By Michael Andor Brodeur
May 5, 2017
It seems all my life there’s been hand-wringing about handwriting.
There was, of course, my own literal version, when a team of nuns forced my chronically cramping left paw through grueling penmanship drills — the triple lines stretching across the training paper like barbed wire.
But it was just a few years after that, when the Smith Coronas in our junior high typing lab started making way for the clicking keyboards of plump first-generation Macintoshes, that you could really feel the uncertainty starting to gather around the fate of handwriting.
And rightly so, by the time I reached college in the early ’90s, all the wild character of my characters had been tamed into sexless Times New Roman (or, when I needed to pad out a paper, Courier New). Only my half-filled journals and the recipients of rent checks knew the secret life of my chicken scratch.
Fast-forward to today, the era of the smartphone and the touchscreen, and handwriting seems to have vanished without even leaving a farewell note. But if a growing movement within the educational community opens enough of a market for the tech sphere to fill, handwriting may be due for a comeback.
Recent studies have suggested that handwriting “may facilitate reading acquisition in young children,” as it recruits several regions of the brain closely associated with reading. Down the line, handwritten class notes lead to a deeper conceptual grasp of material than notes taken on laptops, studies suggest.
Meanwhile, both Alabama and Louisiana passed laws last year mandating proficiency in cursive, making 14 states to put the requirement on paper.
As such, there appears to be a mounting effort in tech circles to more effectively bridge handwriting and the digital platforms where students and writers do most of their work.
We’ve already seen many a stylus come and go. Apple has been attempting to make this happen from its primordial Newton to its current Pencil, and we’ve seen similar implements from Samsung, LG, and others.
But only recently are products coming to market (both apps and hardware) that draw an unbroken line between the hand and the screen. Call them noteworthy.
The Livescribe 3 smartpen, for instance, may sound instantly frivolous as most household objects with the smart- prefix inevitably do, but it’s quite clever and useful. Using an infrared camera, ARM processor, Bluetooth Smart chipset, and flash memory, the Livescribe pen works in tandem with a specialty Moleskine notebook to transmit handwritten notes in real time directly to a tablet or smartphone. From there, text can be instantly converted to type, edited, and shared. The pen can even record audio as your write, and tapping your notes will playback whatever audio was recorded at that moment in your writing.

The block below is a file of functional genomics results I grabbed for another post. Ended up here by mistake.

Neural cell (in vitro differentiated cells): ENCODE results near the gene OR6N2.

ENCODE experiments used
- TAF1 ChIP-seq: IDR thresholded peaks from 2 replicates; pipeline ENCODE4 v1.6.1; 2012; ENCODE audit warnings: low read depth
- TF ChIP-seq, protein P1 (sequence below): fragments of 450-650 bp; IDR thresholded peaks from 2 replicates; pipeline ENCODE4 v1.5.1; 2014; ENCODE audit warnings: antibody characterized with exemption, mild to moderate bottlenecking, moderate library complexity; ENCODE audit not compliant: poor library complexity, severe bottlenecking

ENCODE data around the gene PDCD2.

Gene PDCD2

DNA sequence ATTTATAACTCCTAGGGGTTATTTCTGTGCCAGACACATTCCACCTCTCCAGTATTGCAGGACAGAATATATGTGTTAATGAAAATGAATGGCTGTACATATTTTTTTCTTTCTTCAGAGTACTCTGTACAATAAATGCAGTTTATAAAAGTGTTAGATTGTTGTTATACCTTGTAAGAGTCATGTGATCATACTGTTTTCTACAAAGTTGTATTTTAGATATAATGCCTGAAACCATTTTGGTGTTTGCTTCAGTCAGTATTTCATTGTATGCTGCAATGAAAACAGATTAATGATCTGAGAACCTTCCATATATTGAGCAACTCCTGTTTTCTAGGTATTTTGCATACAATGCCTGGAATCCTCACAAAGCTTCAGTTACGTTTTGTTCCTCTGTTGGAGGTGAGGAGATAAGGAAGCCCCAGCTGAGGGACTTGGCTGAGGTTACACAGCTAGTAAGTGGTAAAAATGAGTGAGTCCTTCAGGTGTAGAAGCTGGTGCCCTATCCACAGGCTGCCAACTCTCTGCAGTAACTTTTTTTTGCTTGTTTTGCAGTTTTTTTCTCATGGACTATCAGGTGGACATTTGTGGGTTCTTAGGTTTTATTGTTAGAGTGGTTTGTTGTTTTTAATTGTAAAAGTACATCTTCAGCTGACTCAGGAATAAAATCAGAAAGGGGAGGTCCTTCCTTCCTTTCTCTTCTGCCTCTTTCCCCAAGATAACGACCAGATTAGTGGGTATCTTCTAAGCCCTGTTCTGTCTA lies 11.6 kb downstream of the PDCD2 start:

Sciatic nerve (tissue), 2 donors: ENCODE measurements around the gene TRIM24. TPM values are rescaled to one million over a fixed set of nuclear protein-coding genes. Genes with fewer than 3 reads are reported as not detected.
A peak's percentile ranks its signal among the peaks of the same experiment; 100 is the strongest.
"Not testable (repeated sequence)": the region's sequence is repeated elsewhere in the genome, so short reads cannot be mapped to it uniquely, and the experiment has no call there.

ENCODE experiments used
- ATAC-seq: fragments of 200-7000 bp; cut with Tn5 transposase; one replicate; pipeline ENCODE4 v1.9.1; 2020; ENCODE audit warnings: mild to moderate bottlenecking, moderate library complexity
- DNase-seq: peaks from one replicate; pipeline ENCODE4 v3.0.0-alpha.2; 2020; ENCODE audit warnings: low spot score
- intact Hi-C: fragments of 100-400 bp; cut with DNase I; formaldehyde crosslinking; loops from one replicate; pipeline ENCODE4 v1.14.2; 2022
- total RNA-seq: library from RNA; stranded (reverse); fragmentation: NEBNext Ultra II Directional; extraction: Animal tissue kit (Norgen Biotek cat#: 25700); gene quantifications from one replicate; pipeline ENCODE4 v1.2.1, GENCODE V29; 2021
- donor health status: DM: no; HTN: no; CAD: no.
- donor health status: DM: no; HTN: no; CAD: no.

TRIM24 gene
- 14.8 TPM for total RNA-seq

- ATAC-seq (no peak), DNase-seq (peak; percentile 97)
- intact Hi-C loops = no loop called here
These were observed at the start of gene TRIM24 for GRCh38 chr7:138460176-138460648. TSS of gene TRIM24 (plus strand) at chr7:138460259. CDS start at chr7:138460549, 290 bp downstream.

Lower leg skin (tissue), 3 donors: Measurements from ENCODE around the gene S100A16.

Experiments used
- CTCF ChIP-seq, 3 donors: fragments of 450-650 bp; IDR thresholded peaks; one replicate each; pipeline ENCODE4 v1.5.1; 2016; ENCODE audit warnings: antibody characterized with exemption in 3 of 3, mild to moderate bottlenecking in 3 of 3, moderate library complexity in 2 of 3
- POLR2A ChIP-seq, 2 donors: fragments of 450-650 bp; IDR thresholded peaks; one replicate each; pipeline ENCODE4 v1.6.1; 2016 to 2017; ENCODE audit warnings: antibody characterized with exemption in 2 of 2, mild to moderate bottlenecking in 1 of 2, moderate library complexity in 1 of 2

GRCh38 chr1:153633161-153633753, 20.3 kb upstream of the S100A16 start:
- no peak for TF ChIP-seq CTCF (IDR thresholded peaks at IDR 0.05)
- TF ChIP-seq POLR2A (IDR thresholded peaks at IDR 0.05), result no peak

The Moleskine edition goes for $230, which seems expensive until you consider that’s less than half the price of that halfway decent Mont Blanc lying dead in your underwear drawer — and those don’t do anything but broadcast you have some fancy job somewhere.
The Canon-owned IRIS also recently debuted a new smartpen, the IRISnotes 3, which rather than using a (pricey) proprietary notebook employs a clip-on transmitter (that may be a bit of a pain in practice). On the upside, the conversion system for the IRISnotes 3 recognizes 30 languages, and can capture notes, graphs, and diagrams. You can use it to add notes to photos as well as capture audio as you write.
Nebo lets you take written and multimedia notes that can be quickly zapped into editable, sharable text; but it can also convert (and calculate) math equations and create interactive diagrams and flowcharts. Especially handy are Nebo’s rich content capabilities, which allow you to add titles, paragraphs, bullet lists, drawings, and colored text as you write, and instantly convert it all into finished text layouts when you’re done.
Each of these comes with a slight curve of adjustment (it’s always going to feel a little strange to write across a virtual gap) as well as some extra costs that disposable Bics never presented. But putting all the ease and efficiency of these innovations aside, there’s a human quality to handwriting that’s well worth preserving and protecting.
As the poet Dana Gioia once wrote, a written manuscript can take us from “the public and impersonal world of mechanical typography into the private, human world of the author – from literature as an institution to literature as friendship.”
In the same way, hanging onto our handwriting feels like a way of hanging onto our humanity – that drive each of us has to make a unique mark on the world. Even when it looks like an inscrutable mess.